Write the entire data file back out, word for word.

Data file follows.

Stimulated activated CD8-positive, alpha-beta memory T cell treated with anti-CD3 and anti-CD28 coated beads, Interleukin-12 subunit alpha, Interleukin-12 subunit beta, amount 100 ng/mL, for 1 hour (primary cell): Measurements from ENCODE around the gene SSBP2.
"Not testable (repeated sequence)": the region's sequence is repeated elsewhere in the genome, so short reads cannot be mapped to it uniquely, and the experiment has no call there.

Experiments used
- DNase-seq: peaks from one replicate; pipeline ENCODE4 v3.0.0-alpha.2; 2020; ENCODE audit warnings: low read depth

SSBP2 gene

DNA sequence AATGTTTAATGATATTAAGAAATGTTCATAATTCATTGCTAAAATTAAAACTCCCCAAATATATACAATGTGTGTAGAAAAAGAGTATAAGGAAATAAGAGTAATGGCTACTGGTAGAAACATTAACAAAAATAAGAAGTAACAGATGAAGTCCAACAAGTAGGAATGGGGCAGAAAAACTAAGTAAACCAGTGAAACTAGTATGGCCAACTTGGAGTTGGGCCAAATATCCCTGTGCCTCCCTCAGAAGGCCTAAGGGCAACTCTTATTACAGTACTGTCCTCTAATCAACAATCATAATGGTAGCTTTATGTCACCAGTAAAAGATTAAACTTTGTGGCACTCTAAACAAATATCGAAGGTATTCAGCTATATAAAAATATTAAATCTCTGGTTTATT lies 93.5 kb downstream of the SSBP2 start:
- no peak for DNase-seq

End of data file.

Stimulated activated CD8-positive, alpha-beta memory T cell treated with anti-CD3 and anti-CD28 coated beads, Interleukin-12 subunit alpha, Interleukin-12 subunit beta, amount 100 ng/mL, for 1 hour (primary cell): Measurements from ENCODE around the gene SSBP2.
"Not testable (repeated sequence)": the region's sequence is repeated elsewhere in the genome, so short reads cannot be mapped to it uniquely, and the experiment has no call there.

Experiments used
- DNase-seq: peaks from one replicate; pipeline ENCODE4 v3.0.0-alpha.2; 2020; ENCODE audit warnings: low read depth

SSBP2 gene

DNA sequence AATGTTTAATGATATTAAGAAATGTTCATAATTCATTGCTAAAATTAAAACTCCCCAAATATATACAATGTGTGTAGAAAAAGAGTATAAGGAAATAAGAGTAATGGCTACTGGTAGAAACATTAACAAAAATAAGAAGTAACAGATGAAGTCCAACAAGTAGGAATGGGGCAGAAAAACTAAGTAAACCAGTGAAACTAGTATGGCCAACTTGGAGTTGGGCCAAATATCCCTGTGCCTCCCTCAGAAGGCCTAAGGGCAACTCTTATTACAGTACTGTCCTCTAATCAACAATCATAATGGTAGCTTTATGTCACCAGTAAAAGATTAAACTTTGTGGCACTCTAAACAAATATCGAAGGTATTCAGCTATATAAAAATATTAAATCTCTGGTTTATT lies 93.5 kb downstream of the SSBP2 start:
- no peak for DNase-seq